Clipped From The Liberator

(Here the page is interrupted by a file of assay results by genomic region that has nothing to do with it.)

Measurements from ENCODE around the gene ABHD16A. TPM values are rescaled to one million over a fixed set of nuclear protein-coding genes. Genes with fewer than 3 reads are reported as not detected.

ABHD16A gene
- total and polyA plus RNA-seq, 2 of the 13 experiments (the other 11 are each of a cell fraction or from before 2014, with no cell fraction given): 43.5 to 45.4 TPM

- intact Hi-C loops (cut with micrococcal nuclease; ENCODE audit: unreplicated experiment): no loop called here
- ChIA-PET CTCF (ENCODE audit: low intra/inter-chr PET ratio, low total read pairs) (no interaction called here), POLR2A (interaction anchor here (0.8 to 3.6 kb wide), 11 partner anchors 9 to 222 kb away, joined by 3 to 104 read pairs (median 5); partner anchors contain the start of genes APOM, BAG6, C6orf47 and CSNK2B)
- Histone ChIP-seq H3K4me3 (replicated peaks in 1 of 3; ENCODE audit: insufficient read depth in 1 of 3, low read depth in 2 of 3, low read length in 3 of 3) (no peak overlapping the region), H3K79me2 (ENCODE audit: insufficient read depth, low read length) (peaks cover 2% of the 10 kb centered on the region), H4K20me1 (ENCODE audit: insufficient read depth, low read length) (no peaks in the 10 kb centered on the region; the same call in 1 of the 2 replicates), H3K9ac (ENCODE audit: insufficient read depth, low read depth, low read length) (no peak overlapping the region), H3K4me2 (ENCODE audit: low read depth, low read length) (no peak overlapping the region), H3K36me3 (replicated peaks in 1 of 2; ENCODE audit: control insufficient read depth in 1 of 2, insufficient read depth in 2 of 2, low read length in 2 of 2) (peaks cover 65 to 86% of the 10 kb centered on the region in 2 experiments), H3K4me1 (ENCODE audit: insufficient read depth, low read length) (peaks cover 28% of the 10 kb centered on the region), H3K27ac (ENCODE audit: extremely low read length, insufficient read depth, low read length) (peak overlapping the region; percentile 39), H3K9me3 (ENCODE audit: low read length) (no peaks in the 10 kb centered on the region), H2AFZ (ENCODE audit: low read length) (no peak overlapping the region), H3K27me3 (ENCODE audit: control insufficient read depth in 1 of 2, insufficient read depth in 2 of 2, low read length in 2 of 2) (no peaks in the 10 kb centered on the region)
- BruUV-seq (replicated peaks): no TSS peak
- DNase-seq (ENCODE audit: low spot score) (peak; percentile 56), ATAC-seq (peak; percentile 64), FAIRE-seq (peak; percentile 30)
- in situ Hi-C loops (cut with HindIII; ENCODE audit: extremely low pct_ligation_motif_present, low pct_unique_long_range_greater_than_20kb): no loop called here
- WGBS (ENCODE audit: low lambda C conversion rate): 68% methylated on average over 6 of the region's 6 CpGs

mmmmmmrmmmmmmmm n ? Tv.ll. LLOYI) GARRISON, Editor. VOL. XIV. NO..' 40. REFUGE OF OPPRESSION. From tLe Cotton Mercantile Journal. Abby Keller. The ataid editor of the Exeter New Letter wm lately enticed, by the expectation of hearing the vocal music of the Hutchinson?, to attend a Convention at Portsmouth, N. II., where he had an opportunity for the first time to liaten to the eloquence of Abby Kelley, the famous anti-slavery orator. The effect of her eloquence on the feelings of our friend the editor, as appears by the following extract from an article on the subject in the Newa-Letter, appears to have been neither very convincing nor satisfactory: It was holden in the Temple, consecrated to Temperance in drink, and, if not to Intemperance in every thing else, it is open to almost every thing of a public nature, whether extra, ultra, or moderate. Upon this occasion, it was occupied by Miss Abby Kelley, who was making a zealous harangue against the Constitution of the United Slates the Government 'under which she was living and enjoying (perhaps too much) the privilege of unsexing herself with impunity. She held the Constitution in her hand, and railed ogainst it in good set terms. She swung her hands stamped with her feet smote on the desk shook her garments struck her breast courted notice -and defied opposition. To those accustomed to sush exhibitions, it might be well enough ; but to us it was novel and painful. We had heard of women in Europe, who were yoked up like cattle, and ploughing the fields of France ; or who, harnessed in carriages, were drawing coal in the mines of England. We had heard, too, of women, .in corrupt and profligate cities, who were among the most vicious and abandoned of the human race and we had read of females who were fore1-most in war, and hurrying into battle, kept their husbands and sons engaged at home, with the dishcloth or distaff: but we had never chanced to see any of these Amazons,' slaves, or reprobates. The women of New-England are of a different class an entirely different order. They are mod-esf, retiring, delicate, sensitive shrinking from the public gaze, devoted to home, and constituting the charm that makes home so delightful devoted to their husbanda, and constituting the sunlight of their existence devoted to their families, and constituting that Bilken cord which binds their very hearts indissolubly together. O may woman be ever and every where, such ! But such was not Abby. She stood in the midst of the great assembly she sought th'eir applause she heeded not their censure she was unnppalled, unabashed, and boldly met the gaze of the boldest. The temple wus filled not a seat was unoccupied at least a thousand persons were present listening to her crudities, or gloating at the public exhibition of her form and gestures. She talked fluently, superficially, impertinently, and seditiously. A man would not be tolerated whoshould speak as she spoke, and act as she acted. ?he trampled the Constitution of her country under her feet gloried in the act and declared that it was a libel on humanity, a disgrace to Christianity, accursed of God and accursed of man! Whether the crowding to hear such a lecture, and such a lecturer, is creditable to those who make up the crowd, we leave others to judge. Being upon that occasion one of the number, ve are not disposed to judge them harshly. Probably many of the assembly went as we did, and waited as we did, to hear the Hutchinsous. But Abby's fluency was cx-haustless, and there was no checking it till afterl) o'clock, when the songsters gve us a 6hort specimen of their powers, which, we think, must have filled the Temple on Wednesday evening to overflowing. Wo regretted much that we wero obliged to leave Portsmouth before their Concert. -They are admirable singers ; and the expectations of several hundreds of decent and sensible people, who endured the penance of the lecture for the sake of the song, were fully realized.'